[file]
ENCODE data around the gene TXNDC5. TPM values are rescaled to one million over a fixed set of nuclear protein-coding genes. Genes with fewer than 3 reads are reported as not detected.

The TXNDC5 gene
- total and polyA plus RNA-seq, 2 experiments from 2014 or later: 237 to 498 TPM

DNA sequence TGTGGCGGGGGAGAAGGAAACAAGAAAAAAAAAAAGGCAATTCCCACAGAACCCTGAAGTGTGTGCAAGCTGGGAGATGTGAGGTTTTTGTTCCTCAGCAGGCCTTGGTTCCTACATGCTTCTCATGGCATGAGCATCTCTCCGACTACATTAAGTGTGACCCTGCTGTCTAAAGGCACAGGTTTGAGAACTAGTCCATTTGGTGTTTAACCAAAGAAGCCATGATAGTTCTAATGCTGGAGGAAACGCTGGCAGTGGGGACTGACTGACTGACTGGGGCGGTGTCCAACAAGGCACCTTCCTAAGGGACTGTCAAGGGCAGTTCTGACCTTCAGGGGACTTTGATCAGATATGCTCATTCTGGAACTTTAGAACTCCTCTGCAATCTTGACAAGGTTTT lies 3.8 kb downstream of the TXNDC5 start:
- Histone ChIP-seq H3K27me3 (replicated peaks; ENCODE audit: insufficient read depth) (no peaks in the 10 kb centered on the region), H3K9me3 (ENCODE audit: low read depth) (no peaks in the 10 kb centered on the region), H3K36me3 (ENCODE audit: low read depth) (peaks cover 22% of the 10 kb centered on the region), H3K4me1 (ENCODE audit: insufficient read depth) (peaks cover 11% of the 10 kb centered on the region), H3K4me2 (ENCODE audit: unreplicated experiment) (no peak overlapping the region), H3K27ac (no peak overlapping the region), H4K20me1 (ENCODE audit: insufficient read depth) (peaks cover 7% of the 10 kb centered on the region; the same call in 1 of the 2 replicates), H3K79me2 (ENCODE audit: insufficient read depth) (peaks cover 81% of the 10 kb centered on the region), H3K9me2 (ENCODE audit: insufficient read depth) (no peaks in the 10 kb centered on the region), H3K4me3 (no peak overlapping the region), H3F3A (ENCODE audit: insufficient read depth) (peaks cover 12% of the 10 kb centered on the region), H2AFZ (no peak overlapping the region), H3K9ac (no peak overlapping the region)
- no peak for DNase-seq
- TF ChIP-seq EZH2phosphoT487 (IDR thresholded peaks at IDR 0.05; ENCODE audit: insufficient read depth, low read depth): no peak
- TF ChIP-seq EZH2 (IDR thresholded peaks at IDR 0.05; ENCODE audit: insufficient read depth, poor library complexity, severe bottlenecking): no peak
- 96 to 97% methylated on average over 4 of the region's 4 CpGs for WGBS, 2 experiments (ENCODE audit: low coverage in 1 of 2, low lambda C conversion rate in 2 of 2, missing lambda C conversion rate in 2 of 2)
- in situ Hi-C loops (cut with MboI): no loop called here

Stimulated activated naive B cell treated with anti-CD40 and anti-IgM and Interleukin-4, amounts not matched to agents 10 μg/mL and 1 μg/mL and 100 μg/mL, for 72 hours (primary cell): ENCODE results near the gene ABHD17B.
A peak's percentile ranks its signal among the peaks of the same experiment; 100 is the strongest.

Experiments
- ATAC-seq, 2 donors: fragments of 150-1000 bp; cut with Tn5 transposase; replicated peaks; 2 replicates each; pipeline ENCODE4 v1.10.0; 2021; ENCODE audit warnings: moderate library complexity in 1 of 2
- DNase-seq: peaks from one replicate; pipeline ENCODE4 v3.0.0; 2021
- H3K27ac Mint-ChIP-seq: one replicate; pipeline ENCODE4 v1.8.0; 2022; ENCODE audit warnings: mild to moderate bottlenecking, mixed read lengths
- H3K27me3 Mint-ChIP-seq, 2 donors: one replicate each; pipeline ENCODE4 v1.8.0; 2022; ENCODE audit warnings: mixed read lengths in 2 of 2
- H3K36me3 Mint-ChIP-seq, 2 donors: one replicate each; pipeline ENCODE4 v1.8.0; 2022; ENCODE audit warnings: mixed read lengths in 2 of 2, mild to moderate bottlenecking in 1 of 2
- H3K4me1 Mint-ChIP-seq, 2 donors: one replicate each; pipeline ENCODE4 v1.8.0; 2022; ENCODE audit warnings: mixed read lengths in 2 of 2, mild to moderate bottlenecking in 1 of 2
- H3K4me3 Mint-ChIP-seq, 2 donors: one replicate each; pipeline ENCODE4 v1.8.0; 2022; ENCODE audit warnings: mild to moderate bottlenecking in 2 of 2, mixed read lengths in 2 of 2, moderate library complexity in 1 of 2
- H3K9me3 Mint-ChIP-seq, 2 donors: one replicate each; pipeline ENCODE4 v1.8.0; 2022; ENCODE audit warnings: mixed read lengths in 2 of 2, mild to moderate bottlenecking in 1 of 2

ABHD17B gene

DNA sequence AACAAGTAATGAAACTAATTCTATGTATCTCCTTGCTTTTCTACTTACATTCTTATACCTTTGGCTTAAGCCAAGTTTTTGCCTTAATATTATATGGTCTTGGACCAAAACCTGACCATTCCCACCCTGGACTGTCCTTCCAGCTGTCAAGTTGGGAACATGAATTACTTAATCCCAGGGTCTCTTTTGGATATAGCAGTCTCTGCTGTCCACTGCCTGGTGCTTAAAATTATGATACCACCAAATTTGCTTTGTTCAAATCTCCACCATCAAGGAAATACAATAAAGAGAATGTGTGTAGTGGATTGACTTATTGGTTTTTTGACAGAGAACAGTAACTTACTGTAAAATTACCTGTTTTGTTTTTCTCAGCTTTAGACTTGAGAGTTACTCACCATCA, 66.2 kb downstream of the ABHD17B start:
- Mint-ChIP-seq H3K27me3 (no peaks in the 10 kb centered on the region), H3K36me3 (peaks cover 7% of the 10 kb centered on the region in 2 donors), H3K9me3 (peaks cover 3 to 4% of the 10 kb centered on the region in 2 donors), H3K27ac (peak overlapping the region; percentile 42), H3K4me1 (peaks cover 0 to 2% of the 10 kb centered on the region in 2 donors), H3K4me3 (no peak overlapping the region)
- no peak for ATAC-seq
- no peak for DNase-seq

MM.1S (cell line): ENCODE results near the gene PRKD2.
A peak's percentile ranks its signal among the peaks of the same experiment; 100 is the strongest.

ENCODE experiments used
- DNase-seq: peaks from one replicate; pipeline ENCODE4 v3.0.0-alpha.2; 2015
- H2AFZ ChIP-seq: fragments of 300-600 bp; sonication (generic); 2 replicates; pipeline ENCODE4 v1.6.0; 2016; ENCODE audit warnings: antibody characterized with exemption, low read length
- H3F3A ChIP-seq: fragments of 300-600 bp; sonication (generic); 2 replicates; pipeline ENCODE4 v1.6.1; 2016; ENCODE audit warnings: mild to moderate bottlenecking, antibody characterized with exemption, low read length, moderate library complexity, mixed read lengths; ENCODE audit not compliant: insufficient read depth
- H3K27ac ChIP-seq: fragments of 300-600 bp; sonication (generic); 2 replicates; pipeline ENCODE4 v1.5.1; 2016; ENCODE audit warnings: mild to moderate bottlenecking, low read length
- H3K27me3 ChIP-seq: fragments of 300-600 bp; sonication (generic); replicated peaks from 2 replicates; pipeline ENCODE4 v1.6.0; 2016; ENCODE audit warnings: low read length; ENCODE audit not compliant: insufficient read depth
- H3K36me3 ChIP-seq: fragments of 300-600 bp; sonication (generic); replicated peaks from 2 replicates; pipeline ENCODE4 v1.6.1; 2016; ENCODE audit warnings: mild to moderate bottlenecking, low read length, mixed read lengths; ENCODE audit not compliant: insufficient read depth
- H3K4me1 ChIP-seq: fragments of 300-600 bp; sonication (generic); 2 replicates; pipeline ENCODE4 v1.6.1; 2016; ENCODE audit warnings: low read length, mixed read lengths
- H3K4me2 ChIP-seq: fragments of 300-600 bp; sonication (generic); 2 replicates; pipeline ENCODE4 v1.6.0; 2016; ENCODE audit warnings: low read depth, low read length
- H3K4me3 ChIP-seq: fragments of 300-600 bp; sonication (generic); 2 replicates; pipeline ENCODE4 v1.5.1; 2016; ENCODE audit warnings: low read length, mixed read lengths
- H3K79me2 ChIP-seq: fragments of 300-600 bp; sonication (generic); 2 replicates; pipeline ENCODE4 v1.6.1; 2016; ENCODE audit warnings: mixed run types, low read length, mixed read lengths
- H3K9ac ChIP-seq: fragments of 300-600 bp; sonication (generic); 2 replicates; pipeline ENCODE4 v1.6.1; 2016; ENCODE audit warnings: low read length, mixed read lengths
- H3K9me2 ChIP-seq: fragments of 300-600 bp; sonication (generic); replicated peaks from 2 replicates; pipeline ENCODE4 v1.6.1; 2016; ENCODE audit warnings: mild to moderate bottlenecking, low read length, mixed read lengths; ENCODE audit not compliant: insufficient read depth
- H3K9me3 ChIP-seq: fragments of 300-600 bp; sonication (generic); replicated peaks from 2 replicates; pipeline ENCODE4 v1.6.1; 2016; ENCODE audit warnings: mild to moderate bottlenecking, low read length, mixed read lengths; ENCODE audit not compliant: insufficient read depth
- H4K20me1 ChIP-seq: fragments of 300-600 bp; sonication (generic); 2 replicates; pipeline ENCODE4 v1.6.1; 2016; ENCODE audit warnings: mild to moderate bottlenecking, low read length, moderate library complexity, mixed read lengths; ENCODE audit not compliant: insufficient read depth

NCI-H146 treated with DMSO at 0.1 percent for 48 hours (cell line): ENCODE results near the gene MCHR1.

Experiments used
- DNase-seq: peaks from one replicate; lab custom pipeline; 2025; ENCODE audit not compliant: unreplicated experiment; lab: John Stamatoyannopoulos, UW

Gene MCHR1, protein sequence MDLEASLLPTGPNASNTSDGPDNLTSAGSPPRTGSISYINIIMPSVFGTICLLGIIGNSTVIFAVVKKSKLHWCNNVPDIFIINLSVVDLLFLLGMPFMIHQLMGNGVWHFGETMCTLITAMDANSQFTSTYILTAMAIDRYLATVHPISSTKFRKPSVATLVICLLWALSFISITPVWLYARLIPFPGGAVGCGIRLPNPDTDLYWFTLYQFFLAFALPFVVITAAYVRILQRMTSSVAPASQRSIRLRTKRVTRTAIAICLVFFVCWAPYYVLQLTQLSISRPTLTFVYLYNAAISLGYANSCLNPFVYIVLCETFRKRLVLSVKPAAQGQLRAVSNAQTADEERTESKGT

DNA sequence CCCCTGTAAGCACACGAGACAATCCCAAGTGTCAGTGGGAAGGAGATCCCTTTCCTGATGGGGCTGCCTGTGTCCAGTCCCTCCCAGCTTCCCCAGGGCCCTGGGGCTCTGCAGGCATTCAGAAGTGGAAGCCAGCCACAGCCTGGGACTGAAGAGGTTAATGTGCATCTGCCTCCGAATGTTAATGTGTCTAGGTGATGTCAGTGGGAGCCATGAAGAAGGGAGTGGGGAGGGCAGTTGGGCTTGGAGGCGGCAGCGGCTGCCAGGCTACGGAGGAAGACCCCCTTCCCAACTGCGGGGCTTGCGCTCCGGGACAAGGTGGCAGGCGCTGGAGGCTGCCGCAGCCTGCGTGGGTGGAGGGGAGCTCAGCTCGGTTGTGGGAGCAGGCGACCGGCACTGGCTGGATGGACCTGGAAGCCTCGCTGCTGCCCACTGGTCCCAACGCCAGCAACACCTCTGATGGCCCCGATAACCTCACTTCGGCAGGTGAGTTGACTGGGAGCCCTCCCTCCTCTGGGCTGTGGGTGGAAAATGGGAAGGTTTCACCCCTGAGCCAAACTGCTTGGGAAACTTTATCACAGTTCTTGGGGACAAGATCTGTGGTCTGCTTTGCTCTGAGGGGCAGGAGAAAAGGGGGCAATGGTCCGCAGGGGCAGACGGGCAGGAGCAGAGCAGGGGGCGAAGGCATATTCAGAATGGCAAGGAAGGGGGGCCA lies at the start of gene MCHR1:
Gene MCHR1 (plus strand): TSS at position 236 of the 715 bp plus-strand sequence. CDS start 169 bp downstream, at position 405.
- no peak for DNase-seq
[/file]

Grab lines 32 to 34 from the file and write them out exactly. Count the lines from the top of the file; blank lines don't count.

- H3F3A ChIP-seq: fragments of 300-600 bp; sonication (generic); 2 replicates; pipeline ENCODE4 v1.6.1; 2016; ENCODE audit warnings: mild to moderate bottlenecking, antibody characterized with exemption, low read length, moderate library complexity, mixed read lengths; ENCODE audit not compliant: insufficient read depth
- H3K27ac ChIP-seq: fragments of 300-600 bp; sonication (generic); 2 replicates; pipeline ENCODE4 v1.5.1; 2016; ENCODE audit warnings: mild to moderate bottlenecking, low read length
- H3K27me3 ChIP-seq: fragments of 300-600 bp; sonication (generic); replicated peaks from 2 replicates; pipeline ENCODE4 v1.6.0; 2016; ENCODE audit warnings: low read length; ENCODE audit not compliant: insufficient read depth